Sri Lanka terrorist attack victims mourned
The Victorian Parliament has paid tribute to the victims of the Easter Sunday terrorist attacks in Sri Lanka.
Condolences were offered to the victims' families and friends, and members of parliament stood in solidarity with the people of Sri Lanka and with Sri Lankan communities in Victoria and around the world.
“A mere six weeks ago in this place and almost at this exact hour our Parliament came together to send our support, sympathy and love to our brothers and sisters across the Tasman. Today, tragically, we must do the same for our brothers and sisters in Sri Lanka,” Premier Daniel Andrews said.
“On that occasion and indeed in my own remarks I said that all acts of terror were motived by nothing less than pure evil. But there was something truly, truly offensive about targeting a place of worship and committing such violence against a congregation of people—men, women and children—gathered together in peaceful prayer, peaceful religious observance. That was true in Christchurch, and now tragically, heartbreakingly, horribly it is just as true in Colombo, Negombo and Batticaloa,” Mr Andrews said.
Leader of the Opposition Michael O’Brien said Sri Lanka is a beautiful country, rich in history and culture, and its geopolitical issues are deeply complex. “However, like the attack in Christchurch, this horrific act of hate in Sri Lanka was intended to set communities against each other. But these evildoers must not succeed,” Mr O’Brien said.
He spoke about a memorial service held at St Paul’s Cathedral in Melbourne for the victims of the Sri Lanka terrorist attacks.
“At that service in the beautiful surrounds of St Paul’s Cathedral we saw and we heard from representatives of Christian churches, the Buddhist community, the Hindu community, the Islamic community and many others. And in seeing these men and women of different faiths gathered together to pray, to mourn and to remember those whose lives were taken in Sri Lanka, it struck me at that moment that the terrorists had lost,” Mr O’Brien said.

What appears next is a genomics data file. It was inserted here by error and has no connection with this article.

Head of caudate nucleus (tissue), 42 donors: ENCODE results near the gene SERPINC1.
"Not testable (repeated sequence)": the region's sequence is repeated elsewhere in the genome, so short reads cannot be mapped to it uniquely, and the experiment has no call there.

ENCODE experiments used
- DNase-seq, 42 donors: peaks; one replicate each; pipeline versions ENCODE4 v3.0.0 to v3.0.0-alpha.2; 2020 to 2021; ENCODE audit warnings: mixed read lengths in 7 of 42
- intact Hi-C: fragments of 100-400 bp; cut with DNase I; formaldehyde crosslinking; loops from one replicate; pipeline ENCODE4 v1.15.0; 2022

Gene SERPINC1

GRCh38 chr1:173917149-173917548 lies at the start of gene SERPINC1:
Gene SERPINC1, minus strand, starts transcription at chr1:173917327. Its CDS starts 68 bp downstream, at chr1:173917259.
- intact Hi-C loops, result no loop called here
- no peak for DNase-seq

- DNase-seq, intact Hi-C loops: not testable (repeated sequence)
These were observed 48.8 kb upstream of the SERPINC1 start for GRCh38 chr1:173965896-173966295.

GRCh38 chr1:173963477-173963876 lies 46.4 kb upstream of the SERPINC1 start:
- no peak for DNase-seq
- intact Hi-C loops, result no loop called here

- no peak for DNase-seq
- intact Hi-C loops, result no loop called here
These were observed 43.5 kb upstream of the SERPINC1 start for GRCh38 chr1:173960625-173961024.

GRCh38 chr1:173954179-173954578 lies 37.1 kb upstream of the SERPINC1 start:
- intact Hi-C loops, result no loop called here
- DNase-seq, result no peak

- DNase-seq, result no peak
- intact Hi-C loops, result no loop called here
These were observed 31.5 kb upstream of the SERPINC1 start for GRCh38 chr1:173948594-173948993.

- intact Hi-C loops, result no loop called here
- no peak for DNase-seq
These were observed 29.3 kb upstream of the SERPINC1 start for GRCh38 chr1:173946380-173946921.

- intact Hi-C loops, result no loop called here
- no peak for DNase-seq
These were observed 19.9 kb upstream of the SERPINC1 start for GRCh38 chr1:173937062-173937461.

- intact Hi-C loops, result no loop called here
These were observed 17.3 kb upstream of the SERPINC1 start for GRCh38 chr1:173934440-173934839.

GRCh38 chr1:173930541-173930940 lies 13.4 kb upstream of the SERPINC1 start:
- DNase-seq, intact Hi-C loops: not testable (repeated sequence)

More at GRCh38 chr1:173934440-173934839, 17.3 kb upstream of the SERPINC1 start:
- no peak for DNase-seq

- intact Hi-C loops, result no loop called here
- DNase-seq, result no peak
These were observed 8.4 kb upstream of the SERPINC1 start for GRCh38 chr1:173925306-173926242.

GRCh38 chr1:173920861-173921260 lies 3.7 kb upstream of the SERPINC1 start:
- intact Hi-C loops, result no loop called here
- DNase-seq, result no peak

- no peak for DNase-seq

“They had lost because their evil acts—the pain and suffering they inflicted on innocents, those atrocities—did not turn us against each other. In the face of evil, people of good faith, from different faiths and with different prayers, came together and prayed together, united in a common humanity that these terrorists could not comprehend. United we will prevail,” he said.
Members of the Sri Lankan community were at Parliament House to listen to the condolences, which were offered in both the Legislative Assembly and Legislative Council. The condolences can be read in the Hansard of 30 April 2019.
Following the condolences, Parliament paused for a period of remembrance.
- Published: Wednesday, 01 May 2019 13:34